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Swarms of locust attack in the residential areas of Jaipur, Rajasthan, Monday, May 25, 2020.

Swarms of locust attack in the residential areas of Jaipur, Rajasthan, Monday, May 25, 2020. More than half of Rajasthan's 33 districts are affected by invasion by these crop-munching insects.(Photo: Vishal Bhatnagar/NurPhoto via Getty Images)

Warnings of 'Catastrophic Consequences' as Locust Swarms Hit India and Pakistan in Midst of Coronavirus Crisis

For India, the invasion comes alongside "eviscerating heat."

Andrea Germanos

Farmers in India and Pakistan fear potentially catastrophic crop damage as another wave of locust swarms wreaks havoc on the two nations as they continue to battle coronavirus pandemic.

Locusts, as CBS News reported, are "considered the most destructive migratory pest in the world, with a small swarm of about 40 million locusts capable of gobbling up enough food for 35,000 people."

For India, the current invasion marks the "worst plague in nearly three decades," Agence France-Presse reported.

"Usually they arrive from Pakistan between July and October and remain focused in Rajasthan," added CBS. "This time, however, weather conditions have helped the swarms spread into neighboring states."

The grasshopper-like creatures "have engulfed around 35,000 hectares in India's seven heartland states, threatening some vegetable and pulse crops," Reuters reported Tuesday, citing information from government officials and farm experts.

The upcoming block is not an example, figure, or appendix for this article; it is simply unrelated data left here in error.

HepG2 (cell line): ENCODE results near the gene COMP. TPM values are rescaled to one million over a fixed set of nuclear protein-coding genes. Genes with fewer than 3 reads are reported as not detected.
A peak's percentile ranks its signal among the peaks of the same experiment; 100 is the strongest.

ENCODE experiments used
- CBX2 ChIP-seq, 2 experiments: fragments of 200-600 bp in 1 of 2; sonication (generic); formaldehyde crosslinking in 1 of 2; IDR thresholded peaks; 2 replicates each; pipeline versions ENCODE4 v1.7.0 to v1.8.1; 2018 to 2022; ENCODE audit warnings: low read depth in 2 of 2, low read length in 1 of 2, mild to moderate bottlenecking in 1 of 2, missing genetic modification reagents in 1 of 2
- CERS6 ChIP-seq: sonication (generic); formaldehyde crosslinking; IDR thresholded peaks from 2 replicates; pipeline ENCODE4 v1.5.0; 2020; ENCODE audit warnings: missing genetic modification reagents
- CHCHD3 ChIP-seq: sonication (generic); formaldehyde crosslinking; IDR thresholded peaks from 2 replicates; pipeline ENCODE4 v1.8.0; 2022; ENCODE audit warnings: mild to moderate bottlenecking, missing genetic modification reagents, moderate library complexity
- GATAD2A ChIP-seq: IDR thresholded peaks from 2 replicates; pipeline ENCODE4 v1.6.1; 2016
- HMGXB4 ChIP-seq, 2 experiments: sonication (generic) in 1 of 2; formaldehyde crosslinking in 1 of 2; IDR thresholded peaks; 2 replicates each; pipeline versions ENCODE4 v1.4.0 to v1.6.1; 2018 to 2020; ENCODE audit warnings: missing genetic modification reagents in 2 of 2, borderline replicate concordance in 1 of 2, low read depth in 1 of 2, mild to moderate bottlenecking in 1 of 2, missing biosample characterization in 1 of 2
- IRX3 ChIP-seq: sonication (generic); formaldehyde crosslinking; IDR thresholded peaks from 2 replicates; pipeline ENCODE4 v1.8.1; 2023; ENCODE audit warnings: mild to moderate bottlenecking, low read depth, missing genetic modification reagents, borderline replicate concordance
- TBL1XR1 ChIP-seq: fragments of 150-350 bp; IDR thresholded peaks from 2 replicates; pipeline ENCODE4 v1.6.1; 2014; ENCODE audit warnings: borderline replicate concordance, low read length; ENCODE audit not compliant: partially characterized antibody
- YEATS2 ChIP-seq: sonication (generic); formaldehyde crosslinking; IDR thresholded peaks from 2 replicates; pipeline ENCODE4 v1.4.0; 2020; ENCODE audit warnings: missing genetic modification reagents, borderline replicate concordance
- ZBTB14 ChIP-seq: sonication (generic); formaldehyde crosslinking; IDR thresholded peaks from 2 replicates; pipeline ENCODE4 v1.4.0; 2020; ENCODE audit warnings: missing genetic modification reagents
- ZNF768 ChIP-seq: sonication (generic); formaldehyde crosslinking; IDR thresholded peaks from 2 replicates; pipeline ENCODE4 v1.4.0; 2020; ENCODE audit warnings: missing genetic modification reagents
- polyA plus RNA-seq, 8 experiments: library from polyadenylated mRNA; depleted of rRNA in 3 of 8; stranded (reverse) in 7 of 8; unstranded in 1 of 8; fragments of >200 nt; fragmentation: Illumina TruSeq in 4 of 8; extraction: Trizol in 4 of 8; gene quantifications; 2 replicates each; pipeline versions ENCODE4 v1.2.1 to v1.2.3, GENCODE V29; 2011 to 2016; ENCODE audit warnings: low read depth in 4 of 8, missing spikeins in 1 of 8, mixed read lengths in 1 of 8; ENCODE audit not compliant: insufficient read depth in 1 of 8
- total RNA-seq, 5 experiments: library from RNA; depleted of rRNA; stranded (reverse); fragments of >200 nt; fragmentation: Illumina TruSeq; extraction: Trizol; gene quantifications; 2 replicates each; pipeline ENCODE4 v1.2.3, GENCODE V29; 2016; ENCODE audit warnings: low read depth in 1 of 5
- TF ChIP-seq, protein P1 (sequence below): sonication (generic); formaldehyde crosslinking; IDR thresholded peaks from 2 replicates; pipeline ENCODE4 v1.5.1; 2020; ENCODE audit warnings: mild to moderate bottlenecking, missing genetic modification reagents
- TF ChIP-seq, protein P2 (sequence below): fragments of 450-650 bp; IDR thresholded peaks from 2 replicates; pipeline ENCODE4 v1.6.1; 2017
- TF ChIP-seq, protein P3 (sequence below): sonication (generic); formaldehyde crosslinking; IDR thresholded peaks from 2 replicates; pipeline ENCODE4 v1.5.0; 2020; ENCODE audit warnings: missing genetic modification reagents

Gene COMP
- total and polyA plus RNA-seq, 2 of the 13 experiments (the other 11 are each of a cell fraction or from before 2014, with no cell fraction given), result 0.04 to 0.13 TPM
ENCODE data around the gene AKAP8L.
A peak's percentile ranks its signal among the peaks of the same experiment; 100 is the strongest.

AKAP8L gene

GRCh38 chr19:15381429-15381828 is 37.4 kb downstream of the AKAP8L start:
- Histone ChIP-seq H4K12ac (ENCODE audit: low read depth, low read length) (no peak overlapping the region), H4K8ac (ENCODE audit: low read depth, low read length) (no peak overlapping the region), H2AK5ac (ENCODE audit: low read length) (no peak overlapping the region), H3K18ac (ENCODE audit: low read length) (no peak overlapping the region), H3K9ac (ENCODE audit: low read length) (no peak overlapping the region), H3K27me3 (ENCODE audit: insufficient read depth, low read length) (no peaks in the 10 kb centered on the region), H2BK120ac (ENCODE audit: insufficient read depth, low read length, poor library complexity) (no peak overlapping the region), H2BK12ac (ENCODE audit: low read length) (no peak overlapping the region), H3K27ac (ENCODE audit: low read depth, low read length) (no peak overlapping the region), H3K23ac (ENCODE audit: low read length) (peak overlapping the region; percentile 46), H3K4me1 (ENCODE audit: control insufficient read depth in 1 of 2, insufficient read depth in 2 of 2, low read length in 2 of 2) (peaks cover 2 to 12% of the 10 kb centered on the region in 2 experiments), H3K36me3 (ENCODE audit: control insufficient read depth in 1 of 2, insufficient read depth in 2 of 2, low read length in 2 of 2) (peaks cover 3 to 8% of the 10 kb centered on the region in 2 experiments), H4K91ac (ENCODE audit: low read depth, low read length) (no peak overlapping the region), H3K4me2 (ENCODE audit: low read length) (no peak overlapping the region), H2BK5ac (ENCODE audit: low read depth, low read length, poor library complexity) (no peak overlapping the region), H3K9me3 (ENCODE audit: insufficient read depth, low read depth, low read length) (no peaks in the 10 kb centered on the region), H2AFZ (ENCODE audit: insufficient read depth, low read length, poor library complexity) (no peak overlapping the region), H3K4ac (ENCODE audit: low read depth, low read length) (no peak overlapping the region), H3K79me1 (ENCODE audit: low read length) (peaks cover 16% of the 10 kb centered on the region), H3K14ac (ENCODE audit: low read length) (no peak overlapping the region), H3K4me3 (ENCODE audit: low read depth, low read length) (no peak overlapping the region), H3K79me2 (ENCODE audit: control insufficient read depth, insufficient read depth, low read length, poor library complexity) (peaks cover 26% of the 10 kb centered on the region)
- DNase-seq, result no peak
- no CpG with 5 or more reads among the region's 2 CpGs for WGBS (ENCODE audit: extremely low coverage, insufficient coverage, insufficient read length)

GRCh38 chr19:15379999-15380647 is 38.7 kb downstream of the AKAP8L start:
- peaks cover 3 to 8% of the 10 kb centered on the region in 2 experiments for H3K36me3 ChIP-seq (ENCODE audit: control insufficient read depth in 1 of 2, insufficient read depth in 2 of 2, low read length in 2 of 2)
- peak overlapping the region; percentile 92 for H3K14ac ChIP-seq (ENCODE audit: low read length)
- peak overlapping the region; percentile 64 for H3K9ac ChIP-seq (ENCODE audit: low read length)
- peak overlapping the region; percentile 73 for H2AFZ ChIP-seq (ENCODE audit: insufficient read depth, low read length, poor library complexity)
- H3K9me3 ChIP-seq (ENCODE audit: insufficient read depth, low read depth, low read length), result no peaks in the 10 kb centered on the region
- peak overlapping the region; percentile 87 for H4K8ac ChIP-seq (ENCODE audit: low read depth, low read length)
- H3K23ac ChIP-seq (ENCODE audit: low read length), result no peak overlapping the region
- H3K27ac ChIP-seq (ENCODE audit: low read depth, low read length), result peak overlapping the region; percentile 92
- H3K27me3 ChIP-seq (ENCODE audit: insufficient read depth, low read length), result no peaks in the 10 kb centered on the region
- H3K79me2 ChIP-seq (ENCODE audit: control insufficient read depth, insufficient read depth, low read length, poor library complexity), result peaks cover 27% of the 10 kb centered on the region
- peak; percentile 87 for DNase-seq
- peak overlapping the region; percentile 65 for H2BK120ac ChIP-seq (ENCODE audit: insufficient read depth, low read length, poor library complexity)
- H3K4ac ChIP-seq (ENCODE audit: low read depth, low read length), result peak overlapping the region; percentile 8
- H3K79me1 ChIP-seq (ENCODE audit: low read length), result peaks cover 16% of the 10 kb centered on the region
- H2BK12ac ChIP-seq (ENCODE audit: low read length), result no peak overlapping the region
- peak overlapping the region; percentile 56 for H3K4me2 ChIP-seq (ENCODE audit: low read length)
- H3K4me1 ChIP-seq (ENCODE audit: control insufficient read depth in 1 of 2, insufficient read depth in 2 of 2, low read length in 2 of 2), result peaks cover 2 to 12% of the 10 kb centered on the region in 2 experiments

The swarms began entering the country last month through neighboring Pakistan's Sindh province, and farmers fear another June wave of locusts could decimate crops.

The Associated Press reported that India is facing three disasters at once—locusts, Covid-19, and "eviscerating heat." From the AP:

Temperatures soared to 118 degrees Fahrenheit (47.6 degrees Celsius) in the capital New Delhi this week, marking the warmest May day in 18 years, and 122 F (50 C) in the desert state of Rajasthan, after the world’s hottest April on record.

India suffers from severe water shortages and tens of millions lack running water and air conditioning, leaving many to seek relief under shady trees in public parks and stepwells, the ancient structures used to harvest rainwater.

Though many people continued wearing masks properly, others pushed them onto chins, or had foregone them altogether. 

K.L. Gurjar, deputy director of India's Locust Warning Organization, said Pakistan may have been overwhelmed by the huge number of locusts.

Pakistan's farmers have borne the brunt of the damage from the swarms.

Mir Gul Muhammad, who farms in the province of Balochistan, told the Guardian that the invasions have been the worst he's seen in this lifetime. "As a farmer, it will take years to recover from this loss," he said.

From the Guardian:

Ismail Rahoo, state minister of agriculture for Sindh, described the plague as a "dangerous and catastrophic threat to the economy, agriculture, and food security in Pakistan."

"This year it will be ten times worse than last year. They are attacking from three sides," he said. "The locusts and their eggs have now covered 50,000 square kilometres of farmland. We are expecting them to infest more than 5m hectares. And they are not just attacking Sindh province, but also the agricultural areas of Punjab and Balochistan."

The Food and Agriculture Organization (FAO) warned back in January that the swarms then hitting the Horn of Africa represented "an unprecedented threat to food security and livelihoods." The agency issued another warning in April as a second wave was spotted that the numbers could surge. 

In a statement last week on the locusts affecting the Sahel, Southwest Asia, the Horn of Africa, and Yemen, the FAO expressed concern about the likelihood of new swarms forming in June, saying that "the battle is long and is spreading to new areas."

"The locusts, combined with the impacts of Covid-19, could have catastrophic consequences on livelihoods and food security," said FAO Director-Genera Qu Dongyu.


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